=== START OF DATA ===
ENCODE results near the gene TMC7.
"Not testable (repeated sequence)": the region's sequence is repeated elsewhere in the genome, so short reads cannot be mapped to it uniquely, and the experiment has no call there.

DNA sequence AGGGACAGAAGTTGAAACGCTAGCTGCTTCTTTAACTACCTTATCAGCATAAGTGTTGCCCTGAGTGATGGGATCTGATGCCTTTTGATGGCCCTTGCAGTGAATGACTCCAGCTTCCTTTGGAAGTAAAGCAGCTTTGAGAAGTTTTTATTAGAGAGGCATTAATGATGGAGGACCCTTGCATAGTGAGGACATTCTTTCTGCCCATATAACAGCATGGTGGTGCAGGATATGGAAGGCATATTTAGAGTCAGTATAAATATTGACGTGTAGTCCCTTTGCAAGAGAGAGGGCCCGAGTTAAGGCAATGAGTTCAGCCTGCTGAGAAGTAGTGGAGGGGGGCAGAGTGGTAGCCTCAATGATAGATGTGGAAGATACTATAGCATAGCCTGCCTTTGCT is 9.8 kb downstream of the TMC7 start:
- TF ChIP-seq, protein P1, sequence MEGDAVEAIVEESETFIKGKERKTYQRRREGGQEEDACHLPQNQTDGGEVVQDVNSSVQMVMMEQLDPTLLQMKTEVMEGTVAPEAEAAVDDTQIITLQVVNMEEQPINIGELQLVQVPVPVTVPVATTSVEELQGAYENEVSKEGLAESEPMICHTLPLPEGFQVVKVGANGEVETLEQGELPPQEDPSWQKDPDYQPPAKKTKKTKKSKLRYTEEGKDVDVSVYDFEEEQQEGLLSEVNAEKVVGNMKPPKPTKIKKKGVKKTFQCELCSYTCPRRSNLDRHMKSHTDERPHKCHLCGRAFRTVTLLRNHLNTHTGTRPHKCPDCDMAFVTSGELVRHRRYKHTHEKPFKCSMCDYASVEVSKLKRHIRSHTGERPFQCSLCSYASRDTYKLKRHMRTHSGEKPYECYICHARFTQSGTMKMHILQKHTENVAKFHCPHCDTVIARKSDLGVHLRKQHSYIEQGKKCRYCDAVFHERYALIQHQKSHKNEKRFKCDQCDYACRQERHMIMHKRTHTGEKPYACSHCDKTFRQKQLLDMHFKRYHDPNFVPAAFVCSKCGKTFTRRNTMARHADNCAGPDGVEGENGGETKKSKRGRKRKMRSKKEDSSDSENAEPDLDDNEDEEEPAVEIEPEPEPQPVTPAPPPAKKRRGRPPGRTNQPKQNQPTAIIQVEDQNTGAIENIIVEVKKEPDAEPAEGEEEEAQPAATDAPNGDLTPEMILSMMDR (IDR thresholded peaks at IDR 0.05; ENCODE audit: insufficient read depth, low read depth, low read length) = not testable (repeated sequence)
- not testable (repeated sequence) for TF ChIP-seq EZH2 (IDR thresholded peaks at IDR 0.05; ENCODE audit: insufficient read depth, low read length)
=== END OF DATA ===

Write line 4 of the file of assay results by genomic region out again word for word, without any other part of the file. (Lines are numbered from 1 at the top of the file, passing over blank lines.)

- TF ChIP-seq, protein P1, sequence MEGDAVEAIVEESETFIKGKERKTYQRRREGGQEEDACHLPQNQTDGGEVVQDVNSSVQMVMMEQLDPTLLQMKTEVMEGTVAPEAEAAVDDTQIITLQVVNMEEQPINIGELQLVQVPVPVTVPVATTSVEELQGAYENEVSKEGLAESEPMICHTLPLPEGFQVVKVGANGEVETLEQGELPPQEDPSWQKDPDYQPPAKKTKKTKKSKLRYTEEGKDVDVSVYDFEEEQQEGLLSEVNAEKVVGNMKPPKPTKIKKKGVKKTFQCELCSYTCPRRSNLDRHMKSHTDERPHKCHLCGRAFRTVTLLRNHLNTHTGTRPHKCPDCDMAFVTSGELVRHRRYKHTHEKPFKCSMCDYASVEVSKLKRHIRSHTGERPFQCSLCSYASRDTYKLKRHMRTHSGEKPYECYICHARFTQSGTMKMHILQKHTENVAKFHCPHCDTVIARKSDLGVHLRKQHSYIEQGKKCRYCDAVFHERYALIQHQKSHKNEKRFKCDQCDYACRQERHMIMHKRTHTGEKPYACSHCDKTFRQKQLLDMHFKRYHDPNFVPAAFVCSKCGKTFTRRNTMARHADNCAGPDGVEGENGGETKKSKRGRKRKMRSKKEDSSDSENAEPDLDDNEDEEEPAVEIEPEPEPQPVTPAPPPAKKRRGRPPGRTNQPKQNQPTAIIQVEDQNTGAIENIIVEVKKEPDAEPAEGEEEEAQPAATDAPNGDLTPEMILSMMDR (IDR thresholded peaks at IDR 0.05; ENCODE audit: insufficient read depth, low read depth, low read length) = not testable (repeated sequence)